6 easy tips to create a kick-ass portfolio

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As MCAST students prepare to graduate and start hunting for their first design gig, BRND WGN’s Head of Creative, Katerina Karamallaki, shares her tips on how to best showcase your work.

One of the most important things for any creative is knowing how to present their best work in a professional and attractive way. A great portfolio is essential in attracting clients and prospective employees, whether it’s a physical book, a personal website, or a BÄ“hance page. Here are some easy tips on how to perfect your portfolio:


“You’re only as good as your last job” so edit, edit, and then edit again! In this case, less is definitely more. What you leave out of your portfolio is as important as what you put in. Remember, one great project is better than dozens of mediocre ones. Often employers will only look at the first couple of pages of your portfolio, so don’t feel you need to save the best for last… show off your best work first!


Potential employers usually want to see the thought process behind a project, it is as important as the final piece itself. Sketches, wireframes, work in progress images - add them all in. It’s an insight into the way you think, work, and problem-solve. Set the context for the project: what was the brief, the constraints, the timeline? Be clear about your specific involvement in a project if you were working as part of a team, and discuss if there’s anything you would have done differently. This shows introspection and critical thinking, both important traits in a prospective employee.


Always show the type of work you want to do in the future. Showcase your strengths and don’t include every project under the sun because you feel it will add ‘variety’. You will attract the type of jobs that reflect the work in your portfolio, so if you didn’t enjoy working on it, leave it out.


Self-initiated projects are a great way of showing off your creative thought processes and your personality. It also shows you are driven and passionate about the industry. Creative employers always appreciate people that are interested in their craft outside the scope of traditional work, so make sure to include some of these fun projects in your portfolio.


Before you consider applying for a job or approaching a prospective client, find out everything you can about the person or company. Find out about their clients, the kind of work they do, their culture, etc. Be proactive and go beyond the obvious interview ‘question and answer’ scenario.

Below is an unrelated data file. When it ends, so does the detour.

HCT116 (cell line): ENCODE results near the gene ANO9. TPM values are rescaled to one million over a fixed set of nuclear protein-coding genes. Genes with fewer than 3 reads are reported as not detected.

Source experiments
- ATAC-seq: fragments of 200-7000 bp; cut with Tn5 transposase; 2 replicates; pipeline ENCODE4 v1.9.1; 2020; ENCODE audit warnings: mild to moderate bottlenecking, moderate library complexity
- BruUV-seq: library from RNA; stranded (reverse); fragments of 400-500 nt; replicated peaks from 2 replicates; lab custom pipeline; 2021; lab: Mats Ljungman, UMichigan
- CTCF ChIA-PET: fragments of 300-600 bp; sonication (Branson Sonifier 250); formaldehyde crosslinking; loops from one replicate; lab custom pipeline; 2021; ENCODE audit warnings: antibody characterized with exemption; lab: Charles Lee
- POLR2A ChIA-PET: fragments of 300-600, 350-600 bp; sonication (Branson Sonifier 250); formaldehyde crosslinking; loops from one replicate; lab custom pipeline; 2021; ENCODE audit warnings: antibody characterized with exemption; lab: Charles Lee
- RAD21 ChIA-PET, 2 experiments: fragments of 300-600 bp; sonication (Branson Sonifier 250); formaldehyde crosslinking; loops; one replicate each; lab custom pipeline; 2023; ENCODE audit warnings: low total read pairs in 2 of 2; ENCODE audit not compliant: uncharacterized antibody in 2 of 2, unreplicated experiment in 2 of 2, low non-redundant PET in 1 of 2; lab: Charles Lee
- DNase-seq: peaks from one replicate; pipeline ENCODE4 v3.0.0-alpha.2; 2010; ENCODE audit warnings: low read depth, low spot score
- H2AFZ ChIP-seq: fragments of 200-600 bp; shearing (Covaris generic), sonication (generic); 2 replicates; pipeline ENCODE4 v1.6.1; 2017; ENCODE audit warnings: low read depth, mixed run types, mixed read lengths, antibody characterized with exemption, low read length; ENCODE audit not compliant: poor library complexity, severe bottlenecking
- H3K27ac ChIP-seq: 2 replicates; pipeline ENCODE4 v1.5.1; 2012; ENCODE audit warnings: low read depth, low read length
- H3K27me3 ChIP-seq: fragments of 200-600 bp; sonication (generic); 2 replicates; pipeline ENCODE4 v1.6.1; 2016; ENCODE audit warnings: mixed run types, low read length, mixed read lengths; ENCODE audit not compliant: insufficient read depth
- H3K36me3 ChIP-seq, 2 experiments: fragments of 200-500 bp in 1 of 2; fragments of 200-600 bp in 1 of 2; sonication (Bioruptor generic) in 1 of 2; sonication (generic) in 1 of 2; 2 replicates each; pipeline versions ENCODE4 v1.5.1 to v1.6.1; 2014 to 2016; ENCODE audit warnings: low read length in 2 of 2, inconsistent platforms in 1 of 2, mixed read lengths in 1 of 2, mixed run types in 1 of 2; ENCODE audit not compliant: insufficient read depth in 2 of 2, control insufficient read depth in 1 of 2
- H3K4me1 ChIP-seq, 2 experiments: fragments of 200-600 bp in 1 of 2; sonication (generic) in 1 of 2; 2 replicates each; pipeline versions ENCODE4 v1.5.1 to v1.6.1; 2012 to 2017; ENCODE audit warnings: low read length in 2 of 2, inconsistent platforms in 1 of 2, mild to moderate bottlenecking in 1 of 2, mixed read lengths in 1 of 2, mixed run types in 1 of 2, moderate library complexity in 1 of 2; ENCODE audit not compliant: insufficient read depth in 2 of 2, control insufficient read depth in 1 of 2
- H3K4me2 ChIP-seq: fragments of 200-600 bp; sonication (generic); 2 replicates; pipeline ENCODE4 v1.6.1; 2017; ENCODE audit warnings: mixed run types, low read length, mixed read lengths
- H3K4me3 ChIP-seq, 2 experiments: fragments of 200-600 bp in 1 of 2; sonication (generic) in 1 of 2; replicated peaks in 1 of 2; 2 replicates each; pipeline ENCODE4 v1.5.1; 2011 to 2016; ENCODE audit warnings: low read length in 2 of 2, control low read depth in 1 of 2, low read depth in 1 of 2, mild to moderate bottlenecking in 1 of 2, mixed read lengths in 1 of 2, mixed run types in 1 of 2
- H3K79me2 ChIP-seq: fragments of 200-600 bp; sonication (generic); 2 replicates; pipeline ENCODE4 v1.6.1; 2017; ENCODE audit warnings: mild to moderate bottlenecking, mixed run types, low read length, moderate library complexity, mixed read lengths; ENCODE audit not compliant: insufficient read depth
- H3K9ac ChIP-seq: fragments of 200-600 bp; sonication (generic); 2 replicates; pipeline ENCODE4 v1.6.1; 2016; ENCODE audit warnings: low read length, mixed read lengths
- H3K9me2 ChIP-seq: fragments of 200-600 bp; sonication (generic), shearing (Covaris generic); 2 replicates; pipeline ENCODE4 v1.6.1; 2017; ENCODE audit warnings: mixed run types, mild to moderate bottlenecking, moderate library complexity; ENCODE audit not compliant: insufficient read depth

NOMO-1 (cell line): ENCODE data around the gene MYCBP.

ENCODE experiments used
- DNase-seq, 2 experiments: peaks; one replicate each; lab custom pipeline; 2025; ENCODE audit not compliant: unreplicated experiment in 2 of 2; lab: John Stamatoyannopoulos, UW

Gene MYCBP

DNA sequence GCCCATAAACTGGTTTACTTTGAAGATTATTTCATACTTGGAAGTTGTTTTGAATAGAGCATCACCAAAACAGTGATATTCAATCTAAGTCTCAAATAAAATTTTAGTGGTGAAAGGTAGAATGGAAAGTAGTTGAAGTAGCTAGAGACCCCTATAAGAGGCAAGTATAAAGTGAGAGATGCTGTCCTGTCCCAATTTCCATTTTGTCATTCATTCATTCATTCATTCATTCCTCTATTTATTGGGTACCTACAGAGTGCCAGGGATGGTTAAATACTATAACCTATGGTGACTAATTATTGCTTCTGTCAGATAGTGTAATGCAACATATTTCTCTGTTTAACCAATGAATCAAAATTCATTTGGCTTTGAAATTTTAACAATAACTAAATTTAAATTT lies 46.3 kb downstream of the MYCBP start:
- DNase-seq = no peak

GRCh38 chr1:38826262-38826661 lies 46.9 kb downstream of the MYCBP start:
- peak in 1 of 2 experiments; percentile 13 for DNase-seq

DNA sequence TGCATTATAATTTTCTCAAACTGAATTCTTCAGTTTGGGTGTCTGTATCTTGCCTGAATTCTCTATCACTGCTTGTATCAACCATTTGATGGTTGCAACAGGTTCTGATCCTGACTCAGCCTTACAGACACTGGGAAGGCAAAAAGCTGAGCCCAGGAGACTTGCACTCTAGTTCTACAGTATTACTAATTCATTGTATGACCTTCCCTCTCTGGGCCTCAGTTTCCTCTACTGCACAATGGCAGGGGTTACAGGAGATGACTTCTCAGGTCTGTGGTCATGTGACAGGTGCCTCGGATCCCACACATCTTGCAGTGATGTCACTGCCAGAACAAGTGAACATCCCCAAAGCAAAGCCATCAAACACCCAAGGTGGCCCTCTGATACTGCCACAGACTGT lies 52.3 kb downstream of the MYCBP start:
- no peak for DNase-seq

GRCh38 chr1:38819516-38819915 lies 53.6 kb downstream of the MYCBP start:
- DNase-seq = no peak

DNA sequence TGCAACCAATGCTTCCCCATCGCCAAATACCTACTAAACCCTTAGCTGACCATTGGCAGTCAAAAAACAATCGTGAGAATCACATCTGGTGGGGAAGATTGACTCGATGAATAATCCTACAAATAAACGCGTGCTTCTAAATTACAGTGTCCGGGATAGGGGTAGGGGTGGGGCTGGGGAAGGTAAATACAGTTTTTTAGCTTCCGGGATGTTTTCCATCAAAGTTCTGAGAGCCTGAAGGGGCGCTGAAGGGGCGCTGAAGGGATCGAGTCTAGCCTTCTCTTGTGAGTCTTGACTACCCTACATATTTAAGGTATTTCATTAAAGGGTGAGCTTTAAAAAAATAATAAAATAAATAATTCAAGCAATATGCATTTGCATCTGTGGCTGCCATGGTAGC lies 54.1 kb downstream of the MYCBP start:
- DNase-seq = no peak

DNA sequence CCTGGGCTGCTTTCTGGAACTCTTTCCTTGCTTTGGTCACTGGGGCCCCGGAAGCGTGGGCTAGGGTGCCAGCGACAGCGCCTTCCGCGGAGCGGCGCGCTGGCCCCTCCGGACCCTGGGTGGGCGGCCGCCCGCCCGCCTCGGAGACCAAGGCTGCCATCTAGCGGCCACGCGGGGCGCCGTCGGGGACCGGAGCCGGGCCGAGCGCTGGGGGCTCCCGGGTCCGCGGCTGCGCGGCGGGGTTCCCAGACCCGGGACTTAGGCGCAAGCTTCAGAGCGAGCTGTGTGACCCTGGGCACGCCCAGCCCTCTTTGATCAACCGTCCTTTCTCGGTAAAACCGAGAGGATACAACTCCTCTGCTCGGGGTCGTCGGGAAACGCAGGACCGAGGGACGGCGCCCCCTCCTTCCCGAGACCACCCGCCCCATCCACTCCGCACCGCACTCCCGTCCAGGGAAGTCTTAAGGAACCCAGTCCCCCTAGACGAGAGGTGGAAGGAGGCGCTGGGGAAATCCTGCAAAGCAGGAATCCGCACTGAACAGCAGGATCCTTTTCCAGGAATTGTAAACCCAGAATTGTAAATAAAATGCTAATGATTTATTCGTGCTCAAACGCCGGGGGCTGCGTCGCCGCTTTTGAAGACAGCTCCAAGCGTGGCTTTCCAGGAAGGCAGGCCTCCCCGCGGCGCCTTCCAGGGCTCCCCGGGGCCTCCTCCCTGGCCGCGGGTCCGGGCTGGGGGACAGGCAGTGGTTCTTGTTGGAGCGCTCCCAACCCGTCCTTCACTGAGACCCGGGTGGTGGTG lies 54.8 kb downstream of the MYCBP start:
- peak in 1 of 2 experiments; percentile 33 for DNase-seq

It’s an obvious one, but keeping your portfolio up-to-date is very important. Often employers, clients or collaborators will revisit your portfolio at a later time, so keeping it current gives you a better chance of landing that job. Using BÄ“hance or a website is one of the easiest ways to keep your portfolio updated and fresh.

One final note: A good cover email is as important as the portfolio itself. Copying and pasting the same email to every agency doesn’t do much to show off your personality and is not very interesting to read. Write a personalised cover email and include what projects you like by the agency you are applying to, why you like them and even better, how you would improve them. And please don’t start your cover letter with Dear Sir/Madam!

If you don’t land a job straight away don’t despair. Aim high and keep trying. Freelance if you can, or intern at an agency that does the kind of work you would love to do one day which will help you get more experience till you find paid work. Don’t be shy to email agencies for advice, but equally don’t worry if you don’t always get a reply - Creative Directors are inundated with messages, as well as having a gruelling schedule. And don’t be limited to your home country because working or taking an internship overseas will give you invaluable experience… plus it will be fun!

Spread your wings and good luck! Hopefully we’ll meet at BRND WGN one day.